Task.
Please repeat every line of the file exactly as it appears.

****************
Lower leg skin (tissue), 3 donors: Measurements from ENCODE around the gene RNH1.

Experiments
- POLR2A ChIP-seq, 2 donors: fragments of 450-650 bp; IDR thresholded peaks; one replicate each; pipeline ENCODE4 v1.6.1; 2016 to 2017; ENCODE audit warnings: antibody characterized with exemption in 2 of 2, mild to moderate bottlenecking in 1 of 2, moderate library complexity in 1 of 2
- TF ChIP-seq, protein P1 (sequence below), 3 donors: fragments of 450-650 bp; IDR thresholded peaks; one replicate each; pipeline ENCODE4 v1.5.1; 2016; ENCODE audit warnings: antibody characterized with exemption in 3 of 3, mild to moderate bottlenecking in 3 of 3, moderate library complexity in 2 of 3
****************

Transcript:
Lower leg skin (tissue), 3 donors: Measurements from ENCODE around the gene RNH1.

Experiments
- POLR2A ChIP-seq, 2 donors: fragments of 450-650 bp; IDR thresholded peaks; one replicate each; pipeline ENCODE4 v1.6.1; 2016 to 2017; ENCODE audit warnings: antibody characterized with exemption in 2 of 2, mild to moderate bottlenecking in 1 of 2, moderate library complexity in 1 of 2
- TF ChIP-seq, protein P1 (sequence below), 3 donors: fragments of 450-650 bp; IDR thresholded peaks; one replicate each; pipeline ENCODE4 v1.5.1; 2016; ENCODE audit warnings: antibody characterized with exemption in 3 of 3, mild to moderate bottlenecking in 3 of 3, moderate library complexity in 2 of 3